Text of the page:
Women must have a voice in the post-2015 MDGs

by CARE International | CARE International Secretariat
Monday, 10 March 2014 16:14 GMT

* Any views expressed in this article are those of the author and not of Thomson Reuters Foundation.

Empower women to monitor development progress, says CARE on the opening day of the Commission on the Status of Women conference in New York

New York, March 10, 2014 - As diplomats from around the world converge in New York for the United Nations Commission on the Status of Women (UN CSW) [1], CARE International, a non-governmental organization working in over 80 countries with communities to address root causes of poverty and gender equality, calls on states to give women a voice in monitoring development efforts, and to put gender equality at the heart of how we define development progress.

This year’s CSW talks focus on the role of women in the global ‘Millennium Development Goals’ (MDGs), which are due for revision in 2015. Various proposals have been made by the UN Secretary General, UN Women and others on how gender should feature in the MDGs beyond 2015 [2]. However, until now, discussions have been vague on how to monitor any of the future development goals. Discussions on monitoring and accountability have centred largely on promoting transparency and access to information, and proposals for regional and global level monitoring processes. Thus far, the deliberations have been remarkably silent on how accountability will happen at the local or national level.  

In advance of the CSW conference, a ‘zero draft’ CSW outcome document has circulated amongst diplomats containing innovative proposals to address precisely this gap, calling for “women’s full and effective participation at all levels of decision-making” on the global development agenda [3]. CARE International is bringing a delegation of eight activists from Africa, Latin America and Asia to CSW. The CARE team brings a range of expertise spanning issues such as maternal health, child marriage, climate change, conflict and gender-based violence. However, we come with one priority message: the need to plug the accountability gap in the MDGs beyond 2015.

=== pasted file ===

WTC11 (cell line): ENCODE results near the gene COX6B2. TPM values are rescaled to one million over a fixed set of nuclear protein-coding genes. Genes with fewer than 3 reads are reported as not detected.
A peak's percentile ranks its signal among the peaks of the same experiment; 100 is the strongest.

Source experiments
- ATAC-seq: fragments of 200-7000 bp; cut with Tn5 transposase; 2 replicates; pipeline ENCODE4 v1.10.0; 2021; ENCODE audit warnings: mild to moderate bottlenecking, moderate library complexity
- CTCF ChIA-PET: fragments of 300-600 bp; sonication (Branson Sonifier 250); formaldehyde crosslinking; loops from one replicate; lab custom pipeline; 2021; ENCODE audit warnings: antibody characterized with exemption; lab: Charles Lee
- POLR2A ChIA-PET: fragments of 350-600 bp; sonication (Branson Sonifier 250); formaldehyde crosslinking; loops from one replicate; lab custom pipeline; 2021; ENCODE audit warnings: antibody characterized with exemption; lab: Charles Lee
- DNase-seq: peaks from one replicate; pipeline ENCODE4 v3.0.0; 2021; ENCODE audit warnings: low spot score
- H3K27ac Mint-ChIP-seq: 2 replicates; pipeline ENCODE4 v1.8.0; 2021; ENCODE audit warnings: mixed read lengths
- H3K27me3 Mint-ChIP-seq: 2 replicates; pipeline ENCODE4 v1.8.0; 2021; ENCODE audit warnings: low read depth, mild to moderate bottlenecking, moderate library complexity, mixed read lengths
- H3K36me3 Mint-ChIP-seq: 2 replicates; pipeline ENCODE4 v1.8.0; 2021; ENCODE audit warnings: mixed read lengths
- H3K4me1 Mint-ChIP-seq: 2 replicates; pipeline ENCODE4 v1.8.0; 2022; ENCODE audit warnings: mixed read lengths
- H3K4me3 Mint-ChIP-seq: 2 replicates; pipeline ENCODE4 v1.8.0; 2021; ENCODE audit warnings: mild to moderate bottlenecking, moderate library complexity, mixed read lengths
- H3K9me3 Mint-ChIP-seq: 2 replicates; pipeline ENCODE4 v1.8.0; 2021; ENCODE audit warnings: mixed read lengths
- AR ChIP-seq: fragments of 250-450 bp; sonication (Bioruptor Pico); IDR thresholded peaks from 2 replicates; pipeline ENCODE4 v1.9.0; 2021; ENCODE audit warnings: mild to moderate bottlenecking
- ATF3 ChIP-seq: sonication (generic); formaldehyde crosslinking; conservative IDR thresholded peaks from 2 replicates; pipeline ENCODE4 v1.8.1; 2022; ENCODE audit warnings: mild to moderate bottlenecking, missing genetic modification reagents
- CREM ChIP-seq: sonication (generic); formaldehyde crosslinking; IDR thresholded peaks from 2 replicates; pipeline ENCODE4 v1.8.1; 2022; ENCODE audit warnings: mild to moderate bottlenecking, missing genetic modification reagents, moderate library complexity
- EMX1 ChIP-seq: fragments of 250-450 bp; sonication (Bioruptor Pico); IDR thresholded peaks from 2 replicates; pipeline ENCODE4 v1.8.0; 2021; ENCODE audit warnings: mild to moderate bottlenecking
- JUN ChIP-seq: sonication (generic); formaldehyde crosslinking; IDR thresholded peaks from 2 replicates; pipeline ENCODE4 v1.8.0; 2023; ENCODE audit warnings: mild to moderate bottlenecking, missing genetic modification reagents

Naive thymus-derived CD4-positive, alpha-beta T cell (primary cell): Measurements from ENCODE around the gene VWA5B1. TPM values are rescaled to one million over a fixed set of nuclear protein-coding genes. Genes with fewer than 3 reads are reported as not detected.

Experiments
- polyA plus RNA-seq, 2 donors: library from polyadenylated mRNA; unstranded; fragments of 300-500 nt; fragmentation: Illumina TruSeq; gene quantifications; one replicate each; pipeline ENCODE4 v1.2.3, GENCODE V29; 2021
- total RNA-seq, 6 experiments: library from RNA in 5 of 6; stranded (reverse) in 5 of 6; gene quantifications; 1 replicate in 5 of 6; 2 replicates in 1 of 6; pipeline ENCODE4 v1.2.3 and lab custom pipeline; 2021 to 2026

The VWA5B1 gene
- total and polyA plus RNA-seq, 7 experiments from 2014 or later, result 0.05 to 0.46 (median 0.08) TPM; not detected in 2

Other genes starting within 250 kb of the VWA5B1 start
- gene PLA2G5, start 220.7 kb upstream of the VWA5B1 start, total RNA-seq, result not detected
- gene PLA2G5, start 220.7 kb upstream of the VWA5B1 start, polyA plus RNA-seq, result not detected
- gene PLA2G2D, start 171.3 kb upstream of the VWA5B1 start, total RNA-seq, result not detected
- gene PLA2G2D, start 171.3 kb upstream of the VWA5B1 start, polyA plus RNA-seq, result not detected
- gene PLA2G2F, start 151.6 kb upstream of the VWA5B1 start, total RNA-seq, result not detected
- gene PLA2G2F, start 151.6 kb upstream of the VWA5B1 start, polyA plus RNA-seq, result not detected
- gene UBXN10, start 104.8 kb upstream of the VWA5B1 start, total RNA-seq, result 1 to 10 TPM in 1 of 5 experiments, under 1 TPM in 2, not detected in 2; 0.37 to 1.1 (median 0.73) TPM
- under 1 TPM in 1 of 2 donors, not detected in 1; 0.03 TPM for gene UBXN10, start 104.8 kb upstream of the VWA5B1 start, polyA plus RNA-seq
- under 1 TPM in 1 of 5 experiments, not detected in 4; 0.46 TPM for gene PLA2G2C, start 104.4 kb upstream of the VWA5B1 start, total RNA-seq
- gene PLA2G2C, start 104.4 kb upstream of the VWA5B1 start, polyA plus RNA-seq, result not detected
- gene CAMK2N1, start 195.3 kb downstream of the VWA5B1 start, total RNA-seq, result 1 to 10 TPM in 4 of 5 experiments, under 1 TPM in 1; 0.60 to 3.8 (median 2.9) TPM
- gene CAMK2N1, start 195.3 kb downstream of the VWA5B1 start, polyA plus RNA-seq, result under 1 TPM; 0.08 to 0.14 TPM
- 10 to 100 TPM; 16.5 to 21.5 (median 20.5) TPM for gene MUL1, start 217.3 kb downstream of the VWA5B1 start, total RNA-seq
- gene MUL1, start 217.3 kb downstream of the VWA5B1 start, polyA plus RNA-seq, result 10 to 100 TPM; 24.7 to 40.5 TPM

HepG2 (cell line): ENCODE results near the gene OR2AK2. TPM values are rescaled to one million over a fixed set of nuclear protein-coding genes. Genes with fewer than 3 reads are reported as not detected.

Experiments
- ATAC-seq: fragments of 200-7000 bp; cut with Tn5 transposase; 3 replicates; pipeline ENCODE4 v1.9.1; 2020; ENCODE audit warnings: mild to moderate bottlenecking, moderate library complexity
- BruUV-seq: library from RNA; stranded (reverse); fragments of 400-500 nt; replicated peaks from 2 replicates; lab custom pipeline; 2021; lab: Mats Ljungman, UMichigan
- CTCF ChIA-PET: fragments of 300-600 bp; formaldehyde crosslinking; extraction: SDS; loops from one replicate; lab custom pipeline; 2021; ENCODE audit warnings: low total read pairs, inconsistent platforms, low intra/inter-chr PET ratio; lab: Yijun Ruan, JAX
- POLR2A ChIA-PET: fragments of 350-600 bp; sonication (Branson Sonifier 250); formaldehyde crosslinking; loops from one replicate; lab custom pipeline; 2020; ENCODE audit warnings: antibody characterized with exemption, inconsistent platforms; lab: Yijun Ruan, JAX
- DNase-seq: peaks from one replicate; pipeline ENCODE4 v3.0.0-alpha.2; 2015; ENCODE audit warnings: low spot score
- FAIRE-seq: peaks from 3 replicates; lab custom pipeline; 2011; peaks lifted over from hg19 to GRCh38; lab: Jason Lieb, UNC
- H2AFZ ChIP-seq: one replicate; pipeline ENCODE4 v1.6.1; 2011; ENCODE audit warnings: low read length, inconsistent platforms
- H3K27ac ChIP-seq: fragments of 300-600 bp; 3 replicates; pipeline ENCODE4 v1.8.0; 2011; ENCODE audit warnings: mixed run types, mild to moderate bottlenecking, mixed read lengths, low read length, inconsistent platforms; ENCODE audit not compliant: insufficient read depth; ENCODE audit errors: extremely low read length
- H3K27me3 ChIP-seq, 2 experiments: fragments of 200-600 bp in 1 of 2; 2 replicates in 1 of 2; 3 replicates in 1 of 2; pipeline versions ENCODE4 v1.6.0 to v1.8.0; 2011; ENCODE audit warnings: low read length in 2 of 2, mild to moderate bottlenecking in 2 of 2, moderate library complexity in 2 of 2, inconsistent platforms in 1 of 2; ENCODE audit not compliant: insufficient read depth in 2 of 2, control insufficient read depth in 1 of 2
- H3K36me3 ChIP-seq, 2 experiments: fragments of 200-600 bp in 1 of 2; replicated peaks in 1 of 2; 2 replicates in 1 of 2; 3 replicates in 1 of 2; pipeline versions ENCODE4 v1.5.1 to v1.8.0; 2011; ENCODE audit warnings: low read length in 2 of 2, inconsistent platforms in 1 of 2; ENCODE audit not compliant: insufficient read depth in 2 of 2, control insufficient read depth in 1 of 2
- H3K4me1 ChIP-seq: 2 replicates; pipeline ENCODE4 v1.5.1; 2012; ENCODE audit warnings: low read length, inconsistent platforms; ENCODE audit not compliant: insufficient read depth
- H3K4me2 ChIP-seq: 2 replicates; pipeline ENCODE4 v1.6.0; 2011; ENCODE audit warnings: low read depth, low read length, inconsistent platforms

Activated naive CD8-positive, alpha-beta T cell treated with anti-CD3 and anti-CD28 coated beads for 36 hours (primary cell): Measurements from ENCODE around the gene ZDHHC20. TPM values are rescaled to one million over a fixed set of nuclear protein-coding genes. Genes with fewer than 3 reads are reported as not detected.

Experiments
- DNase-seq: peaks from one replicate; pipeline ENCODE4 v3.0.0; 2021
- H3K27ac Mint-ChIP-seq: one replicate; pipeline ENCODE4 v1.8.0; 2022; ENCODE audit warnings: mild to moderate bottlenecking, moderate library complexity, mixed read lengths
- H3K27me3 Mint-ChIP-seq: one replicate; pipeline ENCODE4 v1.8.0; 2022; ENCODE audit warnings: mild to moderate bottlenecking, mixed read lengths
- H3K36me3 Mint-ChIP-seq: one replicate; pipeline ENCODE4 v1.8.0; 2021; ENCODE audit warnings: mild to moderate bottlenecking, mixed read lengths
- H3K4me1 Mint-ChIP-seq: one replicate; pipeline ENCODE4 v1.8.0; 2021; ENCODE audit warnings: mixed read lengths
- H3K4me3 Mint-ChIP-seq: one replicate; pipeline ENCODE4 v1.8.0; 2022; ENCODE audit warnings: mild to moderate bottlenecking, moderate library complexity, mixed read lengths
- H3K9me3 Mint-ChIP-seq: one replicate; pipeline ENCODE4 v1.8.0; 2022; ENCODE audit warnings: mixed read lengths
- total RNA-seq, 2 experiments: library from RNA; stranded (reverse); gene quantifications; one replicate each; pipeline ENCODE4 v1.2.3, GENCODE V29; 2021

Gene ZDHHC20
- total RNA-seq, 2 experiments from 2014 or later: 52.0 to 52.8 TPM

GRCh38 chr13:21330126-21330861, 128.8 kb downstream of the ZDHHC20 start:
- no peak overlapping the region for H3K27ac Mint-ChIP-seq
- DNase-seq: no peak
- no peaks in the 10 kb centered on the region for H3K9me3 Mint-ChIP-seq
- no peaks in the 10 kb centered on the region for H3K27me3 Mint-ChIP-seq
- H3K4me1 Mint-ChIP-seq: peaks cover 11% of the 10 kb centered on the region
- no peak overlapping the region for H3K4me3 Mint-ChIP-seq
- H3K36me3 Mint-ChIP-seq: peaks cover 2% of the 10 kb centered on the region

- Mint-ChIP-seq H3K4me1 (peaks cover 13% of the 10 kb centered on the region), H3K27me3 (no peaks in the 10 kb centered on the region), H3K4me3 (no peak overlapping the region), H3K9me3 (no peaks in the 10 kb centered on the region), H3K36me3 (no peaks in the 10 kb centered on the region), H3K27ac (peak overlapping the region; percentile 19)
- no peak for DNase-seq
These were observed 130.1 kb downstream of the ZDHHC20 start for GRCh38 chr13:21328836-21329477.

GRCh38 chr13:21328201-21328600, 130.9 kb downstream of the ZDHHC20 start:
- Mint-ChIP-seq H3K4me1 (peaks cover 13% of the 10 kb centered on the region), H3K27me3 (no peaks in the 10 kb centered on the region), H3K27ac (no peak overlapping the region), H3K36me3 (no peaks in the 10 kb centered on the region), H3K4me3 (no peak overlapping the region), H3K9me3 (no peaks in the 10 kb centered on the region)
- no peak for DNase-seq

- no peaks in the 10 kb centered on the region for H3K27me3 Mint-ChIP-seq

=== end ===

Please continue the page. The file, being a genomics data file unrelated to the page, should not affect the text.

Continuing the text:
“We come to CSW with one message. Accountability is the missing piece. Women should have a voice in monitoring development efforts, and gender equality needs to be at the heart of how we define development progress. CSW should give women a voice in the post-2015 development framework. That’s the benchmark for success,” Said Aisha Rahamatali, CARE International’s Advocacy Officer and delegate to the conference.

Accountability is essential to enable progress on development. For example, in Peru, CARE partnered with a network of indigenous women to identify barriers to seeking life-saving maternal health care [4]. As a result of the program, the quality of their care and referral systems improved. In the areas involved, the number of women accessing services increased, jumping by 33 percent in one year, and maternal deaths fell by a remarkable 49 percent in just four years. These achievements led to the government adopting National Policy Guidelines for the Promotion of Citizen Health Monitoring in 2011 to roll-out mechanisms for citizen participation across the country.

 “Maternal deaths decreased and indigenous women increased their access to service in Peru. How? It’s simple. The state and health services listened to what women told them. They gave women a voice in defining the obstacles and solutions for healthcare,” said Ariel Frisancho, Social Rights Programme Coordinator for CARE Peru. “UN CSW needs to commit to empowering women across global development efforts. Whether on health, food security, climate change or education, accountability at local and national level is the gap and it’s the game-changer.”


[1] UN CSW website: https://www.un.org/womenwatch/daw/csw/  The UN CSW conference is an annual review of global commitments on women’s rights.

[2] UN Women position on post-2015 MDGs at: http://www.unwomen.org/en/what-we-do/post-2015 UN Secretary General’s High Level Panel of Eminent Persons on the Post-2015 Agenda: http://www.un.org/sg/management/hlppost2015.shtml  

[3] ‘Zero Draft - Commission on the Status of Women 58th session’, 4 February 2014

[4] Information about CARE International’s work on maternal health and social accountability in Peru: http://www.careinternational.org.uk/what-we-do/governance/governance-story-participatory-voices


For more information or to interview any of the CARE staff or partners during the CSW talks, please contact:

Kathleen Hunt, CARE International UN Representative:  +1 917 332 8115, khunt@care.org

Aisha Rahamatali, CARE International Advocacy Officer:  +41 76 477 49 36, rahamatali@careinternational.org

ABOUT CARE INTERNATIONAL: Founded in 1945, CARE is a leading humanitarian and development organization fighting global poverty and providing lifesaving assistance in emergencies. In fiscal year 2013, CARE worked in 86 countries around the world, supporting 927 poverty-fighting development and humanitarian aid projects to reach 97 million people. CARE places special focus on working alongside poor girls and women because, equipped with the proper resources, they have the power to help lift whole families and entire communities out of poverty.